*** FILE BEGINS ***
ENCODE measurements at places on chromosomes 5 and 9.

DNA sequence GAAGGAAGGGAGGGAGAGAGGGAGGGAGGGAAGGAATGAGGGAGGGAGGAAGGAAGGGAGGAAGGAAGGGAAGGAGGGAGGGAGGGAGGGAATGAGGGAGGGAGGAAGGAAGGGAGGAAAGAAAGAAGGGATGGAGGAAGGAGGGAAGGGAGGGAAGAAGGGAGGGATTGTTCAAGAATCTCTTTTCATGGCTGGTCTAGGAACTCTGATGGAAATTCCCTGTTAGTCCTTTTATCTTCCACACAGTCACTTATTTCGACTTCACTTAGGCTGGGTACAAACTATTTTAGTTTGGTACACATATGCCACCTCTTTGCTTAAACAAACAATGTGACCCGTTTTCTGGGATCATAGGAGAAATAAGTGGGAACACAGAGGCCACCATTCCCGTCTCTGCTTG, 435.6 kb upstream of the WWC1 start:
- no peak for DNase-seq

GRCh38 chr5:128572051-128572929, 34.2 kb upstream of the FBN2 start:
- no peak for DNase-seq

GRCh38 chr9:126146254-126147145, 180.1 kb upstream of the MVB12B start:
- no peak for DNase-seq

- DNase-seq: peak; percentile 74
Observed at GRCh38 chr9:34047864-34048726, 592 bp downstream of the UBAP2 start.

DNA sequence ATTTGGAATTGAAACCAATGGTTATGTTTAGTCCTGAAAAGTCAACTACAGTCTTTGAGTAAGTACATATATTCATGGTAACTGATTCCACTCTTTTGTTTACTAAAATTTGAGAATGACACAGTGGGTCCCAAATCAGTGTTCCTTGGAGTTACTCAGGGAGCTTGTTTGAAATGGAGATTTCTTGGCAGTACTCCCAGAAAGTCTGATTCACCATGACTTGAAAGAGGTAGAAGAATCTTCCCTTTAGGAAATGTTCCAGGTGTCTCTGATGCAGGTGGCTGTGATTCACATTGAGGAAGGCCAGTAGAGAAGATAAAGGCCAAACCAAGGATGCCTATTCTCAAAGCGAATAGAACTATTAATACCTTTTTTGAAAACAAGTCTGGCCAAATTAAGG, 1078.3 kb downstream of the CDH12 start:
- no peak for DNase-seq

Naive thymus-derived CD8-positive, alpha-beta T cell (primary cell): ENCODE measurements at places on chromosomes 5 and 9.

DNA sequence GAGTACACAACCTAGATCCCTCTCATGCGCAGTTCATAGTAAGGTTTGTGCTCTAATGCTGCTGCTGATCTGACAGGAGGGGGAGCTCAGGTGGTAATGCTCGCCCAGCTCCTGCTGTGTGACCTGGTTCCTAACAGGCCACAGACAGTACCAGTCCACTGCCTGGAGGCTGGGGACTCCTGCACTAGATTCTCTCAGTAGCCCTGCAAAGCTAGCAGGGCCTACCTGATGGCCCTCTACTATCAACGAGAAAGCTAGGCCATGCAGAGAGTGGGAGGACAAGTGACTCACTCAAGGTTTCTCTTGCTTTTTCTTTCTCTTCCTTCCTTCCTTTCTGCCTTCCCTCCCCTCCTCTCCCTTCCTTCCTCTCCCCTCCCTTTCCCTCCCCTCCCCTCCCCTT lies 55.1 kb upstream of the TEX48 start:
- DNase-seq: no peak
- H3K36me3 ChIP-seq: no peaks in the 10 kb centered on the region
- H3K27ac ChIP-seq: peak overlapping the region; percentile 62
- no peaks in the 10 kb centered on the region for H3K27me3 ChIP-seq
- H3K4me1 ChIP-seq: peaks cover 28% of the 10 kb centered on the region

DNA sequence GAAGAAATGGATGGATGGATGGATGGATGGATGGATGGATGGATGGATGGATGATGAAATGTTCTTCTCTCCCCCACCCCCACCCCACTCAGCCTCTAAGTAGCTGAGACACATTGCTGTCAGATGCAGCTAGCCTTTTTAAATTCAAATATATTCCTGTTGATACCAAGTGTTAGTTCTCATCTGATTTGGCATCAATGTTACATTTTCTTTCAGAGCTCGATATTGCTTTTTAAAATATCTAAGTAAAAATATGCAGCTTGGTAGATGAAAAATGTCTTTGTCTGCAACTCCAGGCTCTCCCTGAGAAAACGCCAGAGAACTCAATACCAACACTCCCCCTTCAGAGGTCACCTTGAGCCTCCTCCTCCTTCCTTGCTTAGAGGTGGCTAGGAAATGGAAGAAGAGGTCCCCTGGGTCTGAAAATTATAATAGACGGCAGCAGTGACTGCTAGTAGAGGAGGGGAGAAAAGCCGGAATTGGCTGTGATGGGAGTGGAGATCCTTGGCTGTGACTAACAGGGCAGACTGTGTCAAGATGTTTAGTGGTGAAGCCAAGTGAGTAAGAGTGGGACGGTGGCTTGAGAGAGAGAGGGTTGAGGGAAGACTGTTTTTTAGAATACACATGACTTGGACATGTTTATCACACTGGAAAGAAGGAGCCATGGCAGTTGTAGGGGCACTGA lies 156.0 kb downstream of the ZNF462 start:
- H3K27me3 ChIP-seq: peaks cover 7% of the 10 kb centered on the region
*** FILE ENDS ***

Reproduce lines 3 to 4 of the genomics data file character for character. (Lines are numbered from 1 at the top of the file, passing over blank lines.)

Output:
- no peak for DNase-seq

GRCh38 chr5:128572051-128572929, 34.2 kb upstream of the FBN2 start: